Have you talked with HMRC about hot food bars in particular?  If a place has a sit-in facility, there is a difference in the VAT regime in what is paid for hot food that is carried out compared with hot food that is eaten in.  Where does the Bill refer to food that is consumed on a pavement cafe that may have been purchased inside the property as hot food and carried out?  The VAT issue with hot food bars was a nightmare when it was first introduced.

 

Mr McAlorum: Frontages are a matter for councils.  If the applicant were proposing to have a pavement cafe with an adjoining premises, you would expect a council to consult with the owners of those premises.  On making the application, the applicant will have to fix a notice of his intention to the premises.  The plan of the site will be freely accessible and published in the Department, so there will be ample opportunity for people to appeal.

 

Mr Copeland: So, does that mean that an appeal mechanism exists?

 

Mr McAlorum: Yes, indeed. 

 

The legislation provides for a council to require an applicant to take out public liability insurance and any other insurance that it considers necessary.

 

Mr Copeland: Does that mean those that are specific to the outdoor activities?

 

Mr McAlorum: Yes, indeed.

 

Mr Copeland: OK.

 

Mr McAlorum: HMRC is an interesting issue.

 

Mr Copeland: I know it is.

 

Mr McAlorum: It is not an issue that we thought about, and we will certainly go back to think about it.  However, I question whether it is directly relevant to our legislation.

 

Mr Copeland: Anomalies will arise.  If a hot food bar does not have an eat-in facility and supplies hot food that is eaten out, the VAT people may look at that in an entirely different way.  I would think that quite a lot of people are involved in that business.

 

The Chairperson: That would be a matter between the tax people and the business, really.

 

Mr McAlorum: That would be our initial impression.

 

The Chairperson: I think that everybody appears to be on the same page in trying to enable this development and for it to be successful.  Everybody has agreed that we would like to see this happening more, although it has to be regulated.  The Bill will try to do that.  A lot of the decision-making has, as you say, been devolved to councils, and any fee that they may charge has to be proven to be minimal and cost neutral.  In fact, they do not even have to charge a fee.  That is a matter for them, but they cannot charge to make a profit.

 

Mr McAlorum: Yes.

 

The Chairperson: Do any other members have any questions?

 

Mr Durkan: Thank you, gents.  I am sorry that I was late for the presentation.  I will return to Gregory's point about consultation.  A few Committee members met representatives of the RNIB a few weeks ago.  They expressed concern about recent public realm developments and about how virtually no consideration was given to people with a visual impairment or the impact that that has on them day to day.  If we are to have sporadic cafes, chairs and tables popping up outside places, as Gregory put it, that will also be extremely problematic.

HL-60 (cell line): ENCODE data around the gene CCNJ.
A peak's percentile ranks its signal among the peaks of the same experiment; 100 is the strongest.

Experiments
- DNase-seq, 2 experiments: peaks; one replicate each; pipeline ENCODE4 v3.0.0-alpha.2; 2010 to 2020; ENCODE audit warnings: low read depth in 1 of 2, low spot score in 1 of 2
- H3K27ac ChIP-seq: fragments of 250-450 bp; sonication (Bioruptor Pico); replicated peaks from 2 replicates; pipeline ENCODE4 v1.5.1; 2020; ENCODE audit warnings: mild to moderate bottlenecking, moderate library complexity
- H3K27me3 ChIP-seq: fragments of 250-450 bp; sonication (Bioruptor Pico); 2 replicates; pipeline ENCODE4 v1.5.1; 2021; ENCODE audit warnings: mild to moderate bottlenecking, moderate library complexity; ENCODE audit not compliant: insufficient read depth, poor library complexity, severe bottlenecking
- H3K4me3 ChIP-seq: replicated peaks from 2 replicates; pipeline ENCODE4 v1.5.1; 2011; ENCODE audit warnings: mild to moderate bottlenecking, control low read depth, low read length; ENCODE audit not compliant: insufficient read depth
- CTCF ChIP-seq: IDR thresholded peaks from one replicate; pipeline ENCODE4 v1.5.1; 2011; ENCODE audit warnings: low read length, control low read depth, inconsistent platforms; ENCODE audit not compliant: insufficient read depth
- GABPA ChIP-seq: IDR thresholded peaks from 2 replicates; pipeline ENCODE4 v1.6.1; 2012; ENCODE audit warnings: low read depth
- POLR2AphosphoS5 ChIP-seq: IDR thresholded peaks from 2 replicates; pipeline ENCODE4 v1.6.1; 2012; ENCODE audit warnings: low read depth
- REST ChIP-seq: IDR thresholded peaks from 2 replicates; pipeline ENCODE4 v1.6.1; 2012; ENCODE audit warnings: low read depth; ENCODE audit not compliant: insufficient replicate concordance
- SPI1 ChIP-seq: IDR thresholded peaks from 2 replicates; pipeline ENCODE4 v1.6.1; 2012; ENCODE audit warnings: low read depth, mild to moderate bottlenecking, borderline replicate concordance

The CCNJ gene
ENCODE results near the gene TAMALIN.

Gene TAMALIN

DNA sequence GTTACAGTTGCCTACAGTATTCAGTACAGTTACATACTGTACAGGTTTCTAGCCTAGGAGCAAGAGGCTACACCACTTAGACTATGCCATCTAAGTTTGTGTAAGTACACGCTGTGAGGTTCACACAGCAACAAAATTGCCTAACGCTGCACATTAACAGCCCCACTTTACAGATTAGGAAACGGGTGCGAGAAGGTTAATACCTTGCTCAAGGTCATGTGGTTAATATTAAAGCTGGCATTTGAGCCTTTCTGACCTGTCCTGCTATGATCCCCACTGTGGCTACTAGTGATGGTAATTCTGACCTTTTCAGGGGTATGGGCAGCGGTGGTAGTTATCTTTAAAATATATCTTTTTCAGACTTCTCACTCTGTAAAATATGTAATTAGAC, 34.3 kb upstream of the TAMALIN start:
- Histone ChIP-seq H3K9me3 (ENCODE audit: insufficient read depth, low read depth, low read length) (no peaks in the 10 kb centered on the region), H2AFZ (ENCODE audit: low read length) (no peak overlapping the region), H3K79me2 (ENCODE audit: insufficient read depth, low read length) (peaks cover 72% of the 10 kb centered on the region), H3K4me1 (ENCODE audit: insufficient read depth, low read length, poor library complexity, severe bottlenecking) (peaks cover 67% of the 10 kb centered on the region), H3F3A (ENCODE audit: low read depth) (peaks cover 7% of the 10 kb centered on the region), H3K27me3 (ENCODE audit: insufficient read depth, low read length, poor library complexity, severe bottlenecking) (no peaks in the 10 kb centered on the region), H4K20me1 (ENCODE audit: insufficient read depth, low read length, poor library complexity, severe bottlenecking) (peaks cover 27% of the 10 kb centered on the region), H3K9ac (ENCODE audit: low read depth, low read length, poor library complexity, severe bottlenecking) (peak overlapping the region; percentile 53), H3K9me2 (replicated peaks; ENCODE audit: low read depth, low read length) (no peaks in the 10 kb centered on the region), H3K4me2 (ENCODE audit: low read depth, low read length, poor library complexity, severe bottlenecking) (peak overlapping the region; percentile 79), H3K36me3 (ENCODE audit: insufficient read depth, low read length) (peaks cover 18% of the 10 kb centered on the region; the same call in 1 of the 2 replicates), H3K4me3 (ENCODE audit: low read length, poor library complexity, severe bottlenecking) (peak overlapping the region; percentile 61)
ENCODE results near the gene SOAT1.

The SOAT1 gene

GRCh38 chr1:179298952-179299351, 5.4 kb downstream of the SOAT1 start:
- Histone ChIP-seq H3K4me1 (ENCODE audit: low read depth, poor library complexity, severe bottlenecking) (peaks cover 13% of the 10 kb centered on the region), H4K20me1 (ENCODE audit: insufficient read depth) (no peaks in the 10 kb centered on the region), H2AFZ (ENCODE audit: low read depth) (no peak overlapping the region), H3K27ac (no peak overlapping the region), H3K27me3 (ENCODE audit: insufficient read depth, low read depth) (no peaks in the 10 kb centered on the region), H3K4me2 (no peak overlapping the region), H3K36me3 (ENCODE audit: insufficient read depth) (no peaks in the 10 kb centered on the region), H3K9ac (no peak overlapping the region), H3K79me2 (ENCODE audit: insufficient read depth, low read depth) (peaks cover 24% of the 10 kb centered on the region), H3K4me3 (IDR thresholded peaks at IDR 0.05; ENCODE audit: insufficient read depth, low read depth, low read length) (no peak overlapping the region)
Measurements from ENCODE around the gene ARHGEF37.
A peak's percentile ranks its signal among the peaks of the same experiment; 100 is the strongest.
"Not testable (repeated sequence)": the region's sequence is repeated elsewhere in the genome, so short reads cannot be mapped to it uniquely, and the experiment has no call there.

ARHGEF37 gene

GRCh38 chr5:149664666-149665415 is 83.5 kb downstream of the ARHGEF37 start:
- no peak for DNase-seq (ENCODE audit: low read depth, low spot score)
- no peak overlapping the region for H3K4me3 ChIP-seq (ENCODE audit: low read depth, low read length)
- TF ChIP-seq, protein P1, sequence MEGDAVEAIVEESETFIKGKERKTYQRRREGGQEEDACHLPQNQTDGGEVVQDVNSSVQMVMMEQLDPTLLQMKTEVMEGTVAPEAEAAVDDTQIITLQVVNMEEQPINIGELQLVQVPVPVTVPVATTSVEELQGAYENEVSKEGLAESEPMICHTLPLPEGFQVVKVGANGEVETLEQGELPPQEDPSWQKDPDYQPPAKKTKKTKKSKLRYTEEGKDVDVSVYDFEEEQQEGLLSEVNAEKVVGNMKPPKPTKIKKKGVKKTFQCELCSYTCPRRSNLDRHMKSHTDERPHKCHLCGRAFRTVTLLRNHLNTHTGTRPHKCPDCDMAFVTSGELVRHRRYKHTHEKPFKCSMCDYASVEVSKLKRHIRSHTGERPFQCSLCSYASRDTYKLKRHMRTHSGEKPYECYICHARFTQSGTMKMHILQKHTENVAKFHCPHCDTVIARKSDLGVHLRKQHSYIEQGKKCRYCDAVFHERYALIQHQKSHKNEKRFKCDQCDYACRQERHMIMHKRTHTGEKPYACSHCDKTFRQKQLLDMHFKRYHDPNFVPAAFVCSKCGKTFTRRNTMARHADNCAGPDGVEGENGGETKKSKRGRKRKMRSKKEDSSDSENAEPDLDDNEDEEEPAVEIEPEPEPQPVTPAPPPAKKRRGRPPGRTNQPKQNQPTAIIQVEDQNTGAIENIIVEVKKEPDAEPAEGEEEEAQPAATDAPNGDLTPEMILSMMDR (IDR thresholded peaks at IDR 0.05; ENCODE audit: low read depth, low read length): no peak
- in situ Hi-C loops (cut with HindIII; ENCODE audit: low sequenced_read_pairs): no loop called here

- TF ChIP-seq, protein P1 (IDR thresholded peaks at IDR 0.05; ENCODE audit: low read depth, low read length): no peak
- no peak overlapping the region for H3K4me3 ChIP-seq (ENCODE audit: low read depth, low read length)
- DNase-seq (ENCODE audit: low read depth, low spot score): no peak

I understand the logic behind the removal of the Planning Service from the consultee list in anticipation of the transfer of planning powers to councils post-review of public administration (RPA).  Should this Bill get through the Assembly before RPA, could we create a sort of wee vacuum?

 

Mr McAlorum: That is possible.  We think it unlikely that the Bill will be fully implemented before the summer or autumn of next year.  That is only months before the proposed date for the transfer of functions under local government reform, which is, as I understand it, April 2015.  It is our intention in the intervening period to recommend in our guidance for councils that they consult with the Planning Service on new applications.

 

The Chairperson: Just to reaffirm that, we met representatives of the RNIB just last week, and they drew our attention to those issues.  We would like it recorded that we would like such organisations for those who suffer from visual impairment and other disabilities to be consulted in a structured format.  That is because these proposals will have a direct impact on the quality of their lives and on their ability to move around freely.

 

Since no other members have indicated that they wish to speak, I thank you, Gary and Liam, for your presence here this morning.